Crystal structure of NDM-1 reveals a common β-lactam hydrolysis mechanism

FASEB J. 2011 Aug;25(8):2574-82. doi: 10.1096/fj.11-184036. Epub 2011 Apr 20.


Metallo-β-lactamases (MBLs) hydrolyze most β-lactam antibiotics, and bacteria containing this kind of enzyme pose a serious threat to the public health. The newly identified New Delhi MBL (NDM-1) is a new member of this family that shows tight binding to penicillin and cephalosporins. The rapid dissemination of NDM-1 in clinically relevant bacteria has become a global concern. However, no clinically useful inhibitors against MBLs exist, partly due to the lack of knowledge about the catalysis mechanism of this kind of enzyme. Here we report the crystal structure of this novel enzyme in complex with a hydrolyzed ampicillin at its active site at 1.3-Å resolution. Structural comparison with other MBLs revealed a new hydrolysis mechanism applicable to all three subclasses of MBLs, which might help the design of mechanism based inhibitors.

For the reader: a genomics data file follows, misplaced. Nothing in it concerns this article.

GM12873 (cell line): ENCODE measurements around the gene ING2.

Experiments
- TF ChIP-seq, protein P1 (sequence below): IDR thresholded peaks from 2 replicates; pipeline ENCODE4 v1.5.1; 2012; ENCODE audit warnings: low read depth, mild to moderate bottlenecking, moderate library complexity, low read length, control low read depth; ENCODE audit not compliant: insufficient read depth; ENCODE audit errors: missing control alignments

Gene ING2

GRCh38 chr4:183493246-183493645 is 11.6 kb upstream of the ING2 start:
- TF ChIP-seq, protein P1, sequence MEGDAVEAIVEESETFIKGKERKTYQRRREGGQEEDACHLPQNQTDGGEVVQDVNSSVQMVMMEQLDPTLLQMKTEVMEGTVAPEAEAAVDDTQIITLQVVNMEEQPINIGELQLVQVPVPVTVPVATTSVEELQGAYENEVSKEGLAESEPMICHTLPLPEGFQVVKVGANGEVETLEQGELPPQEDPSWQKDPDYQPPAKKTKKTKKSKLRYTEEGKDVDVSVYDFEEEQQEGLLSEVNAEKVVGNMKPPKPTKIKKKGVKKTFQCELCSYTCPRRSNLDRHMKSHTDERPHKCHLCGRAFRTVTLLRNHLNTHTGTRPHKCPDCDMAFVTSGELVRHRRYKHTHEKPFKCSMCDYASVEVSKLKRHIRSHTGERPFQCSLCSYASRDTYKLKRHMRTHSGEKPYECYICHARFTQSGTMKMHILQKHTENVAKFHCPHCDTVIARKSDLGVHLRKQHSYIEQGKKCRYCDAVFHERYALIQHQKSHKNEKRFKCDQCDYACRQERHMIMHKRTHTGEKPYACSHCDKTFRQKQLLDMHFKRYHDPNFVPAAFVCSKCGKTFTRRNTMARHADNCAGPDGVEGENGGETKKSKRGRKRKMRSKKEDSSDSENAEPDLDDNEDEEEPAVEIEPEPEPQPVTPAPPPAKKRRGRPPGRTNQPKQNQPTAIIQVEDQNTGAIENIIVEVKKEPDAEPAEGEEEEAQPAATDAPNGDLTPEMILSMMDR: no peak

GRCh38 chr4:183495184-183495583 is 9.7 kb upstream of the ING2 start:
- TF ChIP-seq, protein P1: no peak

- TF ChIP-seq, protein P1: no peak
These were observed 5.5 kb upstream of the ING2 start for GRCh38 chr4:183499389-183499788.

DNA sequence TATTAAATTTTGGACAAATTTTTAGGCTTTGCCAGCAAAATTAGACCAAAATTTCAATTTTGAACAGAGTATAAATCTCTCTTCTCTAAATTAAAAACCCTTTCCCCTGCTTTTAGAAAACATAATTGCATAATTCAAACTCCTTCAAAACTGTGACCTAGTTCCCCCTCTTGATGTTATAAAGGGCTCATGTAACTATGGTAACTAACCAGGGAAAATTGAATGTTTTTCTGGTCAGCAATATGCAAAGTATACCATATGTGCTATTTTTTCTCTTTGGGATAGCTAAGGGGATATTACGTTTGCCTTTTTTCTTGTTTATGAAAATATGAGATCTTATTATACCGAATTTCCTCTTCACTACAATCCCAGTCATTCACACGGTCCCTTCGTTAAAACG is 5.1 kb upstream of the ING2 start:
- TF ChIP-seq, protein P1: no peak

Publication types

  • Research Support, Non-U.S. Gov't

MeSH terms

  • Ampicillin / metabolism
  • Catalytic Domain
  • Crystallography, X-Ray
  • Enterobacteriaceae / drug effects
  • Enterobacteriaceae / enzymology
  • Enterobacteriaceae / genetics
  • Enterobacteriaceae / pathogenicity
  • Enzyme Stability
  • Genes, Bacterial
  • Humans
  • Hydrolysis
  • Models, Molecular
  • Protein Conformation
  • Recombinant Proteins / chemistry
  • Recombinant Proteins / genetics
  • Recombinant Proteins / metabolism
  • beta-Lactam Resistance
  • beta-Lactamases / chemistry*
  • beta-Lactamases / genetics
  • beta-Lactamases / metabolism*
  • beta-Lactams / metabolism*


  • Recombinant Proteins
  • beta-Lactams
  • Ampicillin
  • beta-Lactamases
  • beta-lactamase NDM-1